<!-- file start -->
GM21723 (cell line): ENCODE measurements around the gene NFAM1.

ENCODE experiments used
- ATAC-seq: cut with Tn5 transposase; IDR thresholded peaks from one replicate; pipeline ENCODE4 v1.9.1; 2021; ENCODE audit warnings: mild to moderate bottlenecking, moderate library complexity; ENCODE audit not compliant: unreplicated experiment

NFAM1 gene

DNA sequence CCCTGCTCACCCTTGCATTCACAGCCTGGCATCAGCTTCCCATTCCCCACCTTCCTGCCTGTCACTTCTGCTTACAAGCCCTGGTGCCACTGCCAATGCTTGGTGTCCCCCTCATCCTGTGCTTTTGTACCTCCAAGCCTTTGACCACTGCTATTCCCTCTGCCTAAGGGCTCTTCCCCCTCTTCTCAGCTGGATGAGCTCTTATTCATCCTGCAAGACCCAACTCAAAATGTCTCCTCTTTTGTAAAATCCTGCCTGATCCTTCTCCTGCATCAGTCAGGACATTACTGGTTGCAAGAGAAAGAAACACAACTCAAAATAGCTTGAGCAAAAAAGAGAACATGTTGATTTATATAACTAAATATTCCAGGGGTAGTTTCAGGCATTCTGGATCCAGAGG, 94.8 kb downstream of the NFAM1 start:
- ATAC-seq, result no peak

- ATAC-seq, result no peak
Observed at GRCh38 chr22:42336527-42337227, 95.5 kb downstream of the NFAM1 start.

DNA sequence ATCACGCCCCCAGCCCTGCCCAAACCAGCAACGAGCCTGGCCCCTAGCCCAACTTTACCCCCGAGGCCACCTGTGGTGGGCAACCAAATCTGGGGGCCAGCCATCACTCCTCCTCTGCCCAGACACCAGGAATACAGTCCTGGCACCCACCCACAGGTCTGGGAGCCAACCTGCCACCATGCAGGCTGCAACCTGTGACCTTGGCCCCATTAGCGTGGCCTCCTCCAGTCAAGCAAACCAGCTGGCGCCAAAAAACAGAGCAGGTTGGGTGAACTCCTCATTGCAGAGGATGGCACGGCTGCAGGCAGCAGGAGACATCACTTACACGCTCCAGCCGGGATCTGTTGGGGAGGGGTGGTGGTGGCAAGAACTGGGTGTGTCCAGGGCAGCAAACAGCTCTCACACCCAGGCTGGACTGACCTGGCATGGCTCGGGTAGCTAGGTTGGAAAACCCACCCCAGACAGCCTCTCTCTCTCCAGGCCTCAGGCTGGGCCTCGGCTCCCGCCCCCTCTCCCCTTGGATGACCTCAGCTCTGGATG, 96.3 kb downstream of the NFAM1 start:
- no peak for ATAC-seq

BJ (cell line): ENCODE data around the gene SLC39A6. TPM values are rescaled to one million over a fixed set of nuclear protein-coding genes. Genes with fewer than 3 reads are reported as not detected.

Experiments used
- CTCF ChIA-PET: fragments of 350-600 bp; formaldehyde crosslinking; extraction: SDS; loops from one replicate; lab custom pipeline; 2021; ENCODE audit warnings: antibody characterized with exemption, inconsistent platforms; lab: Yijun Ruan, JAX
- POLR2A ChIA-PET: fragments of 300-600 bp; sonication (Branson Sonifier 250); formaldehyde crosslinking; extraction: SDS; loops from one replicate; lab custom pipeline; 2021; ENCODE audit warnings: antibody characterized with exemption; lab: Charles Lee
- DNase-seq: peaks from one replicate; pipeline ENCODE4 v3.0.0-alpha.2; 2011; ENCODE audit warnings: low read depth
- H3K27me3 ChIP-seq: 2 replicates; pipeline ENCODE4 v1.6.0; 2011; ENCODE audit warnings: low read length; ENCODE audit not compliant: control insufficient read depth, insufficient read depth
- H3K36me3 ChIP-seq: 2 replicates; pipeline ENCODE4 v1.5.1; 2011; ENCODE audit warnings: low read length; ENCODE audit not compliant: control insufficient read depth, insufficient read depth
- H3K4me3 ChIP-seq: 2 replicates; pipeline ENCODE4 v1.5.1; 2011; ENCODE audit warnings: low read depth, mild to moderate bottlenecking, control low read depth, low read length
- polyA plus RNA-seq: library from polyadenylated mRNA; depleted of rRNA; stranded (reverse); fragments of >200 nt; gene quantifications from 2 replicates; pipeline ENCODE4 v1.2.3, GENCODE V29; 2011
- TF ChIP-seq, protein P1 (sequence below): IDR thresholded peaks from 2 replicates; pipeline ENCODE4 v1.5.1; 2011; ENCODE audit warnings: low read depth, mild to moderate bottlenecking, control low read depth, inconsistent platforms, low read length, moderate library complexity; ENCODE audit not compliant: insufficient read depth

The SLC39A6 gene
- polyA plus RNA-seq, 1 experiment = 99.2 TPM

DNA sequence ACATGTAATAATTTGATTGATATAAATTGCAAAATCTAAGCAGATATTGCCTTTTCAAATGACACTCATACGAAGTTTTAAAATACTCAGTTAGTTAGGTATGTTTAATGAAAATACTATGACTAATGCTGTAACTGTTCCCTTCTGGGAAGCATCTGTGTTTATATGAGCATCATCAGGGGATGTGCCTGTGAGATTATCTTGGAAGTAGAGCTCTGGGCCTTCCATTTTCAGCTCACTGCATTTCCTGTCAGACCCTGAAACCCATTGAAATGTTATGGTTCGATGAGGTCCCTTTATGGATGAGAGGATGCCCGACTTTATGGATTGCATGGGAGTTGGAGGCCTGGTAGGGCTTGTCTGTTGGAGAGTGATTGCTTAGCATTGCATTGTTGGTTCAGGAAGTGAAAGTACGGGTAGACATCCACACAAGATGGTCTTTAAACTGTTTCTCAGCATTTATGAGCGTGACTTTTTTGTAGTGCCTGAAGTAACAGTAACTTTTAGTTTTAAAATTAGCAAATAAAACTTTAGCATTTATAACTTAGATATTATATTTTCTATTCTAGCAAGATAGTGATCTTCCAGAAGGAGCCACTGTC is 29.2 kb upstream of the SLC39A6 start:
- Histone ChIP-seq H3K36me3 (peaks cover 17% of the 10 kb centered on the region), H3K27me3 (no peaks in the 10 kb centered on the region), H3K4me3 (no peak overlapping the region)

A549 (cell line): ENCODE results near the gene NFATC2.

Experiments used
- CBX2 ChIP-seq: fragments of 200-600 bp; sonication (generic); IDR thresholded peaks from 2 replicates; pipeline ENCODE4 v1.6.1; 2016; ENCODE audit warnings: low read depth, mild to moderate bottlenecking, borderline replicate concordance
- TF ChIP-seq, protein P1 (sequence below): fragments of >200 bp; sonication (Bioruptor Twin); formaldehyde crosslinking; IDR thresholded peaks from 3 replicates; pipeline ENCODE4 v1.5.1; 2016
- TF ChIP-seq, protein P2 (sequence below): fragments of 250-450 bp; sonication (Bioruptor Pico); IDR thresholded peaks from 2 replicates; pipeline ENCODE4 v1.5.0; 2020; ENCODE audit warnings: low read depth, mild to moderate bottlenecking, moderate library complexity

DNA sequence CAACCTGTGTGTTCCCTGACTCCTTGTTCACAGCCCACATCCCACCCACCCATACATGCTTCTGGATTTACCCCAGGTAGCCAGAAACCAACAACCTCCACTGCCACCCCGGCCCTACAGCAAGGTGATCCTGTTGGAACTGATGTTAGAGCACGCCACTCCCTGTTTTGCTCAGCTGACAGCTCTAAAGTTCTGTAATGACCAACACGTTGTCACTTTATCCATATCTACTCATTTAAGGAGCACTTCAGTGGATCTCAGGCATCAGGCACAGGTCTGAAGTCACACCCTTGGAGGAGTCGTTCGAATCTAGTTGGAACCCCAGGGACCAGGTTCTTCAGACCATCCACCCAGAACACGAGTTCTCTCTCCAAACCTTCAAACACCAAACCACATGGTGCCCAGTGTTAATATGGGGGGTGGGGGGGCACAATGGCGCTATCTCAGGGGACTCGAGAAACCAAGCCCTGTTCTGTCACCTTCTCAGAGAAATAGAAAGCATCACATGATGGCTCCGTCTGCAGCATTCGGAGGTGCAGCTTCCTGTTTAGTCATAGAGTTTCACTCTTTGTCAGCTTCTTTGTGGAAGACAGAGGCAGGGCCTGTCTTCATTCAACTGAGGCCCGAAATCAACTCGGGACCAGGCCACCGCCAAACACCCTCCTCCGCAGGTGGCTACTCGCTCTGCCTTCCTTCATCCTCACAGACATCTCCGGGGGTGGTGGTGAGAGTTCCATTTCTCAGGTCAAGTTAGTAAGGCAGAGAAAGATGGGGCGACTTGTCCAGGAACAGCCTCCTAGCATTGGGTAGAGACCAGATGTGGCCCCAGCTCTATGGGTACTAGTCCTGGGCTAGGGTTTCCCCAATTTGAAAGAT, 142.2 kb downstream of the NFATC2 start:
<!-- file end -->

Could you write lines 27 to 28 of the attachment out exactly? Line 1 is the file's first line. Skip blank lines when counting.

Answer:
- CBX2 ChIP-seq: fragments of 200-600 bp; sonication (generic); IDR thresholded peaks from 2 replicates; pipeline ENCODE4 v1.6.1; 2016; ENCODE audit warnings: low read depth, mild to moderate bottlenecking, borderline replicate concordance
- TF ChIP-seq, protein P1 (sequence below): fragments of >200 bp; sonication (Bioruptor Twin); formaldehyde crosslinking; IDR thresholded peaks from 3 replicates; pipeline ENCODE4 v1.5.1; 2016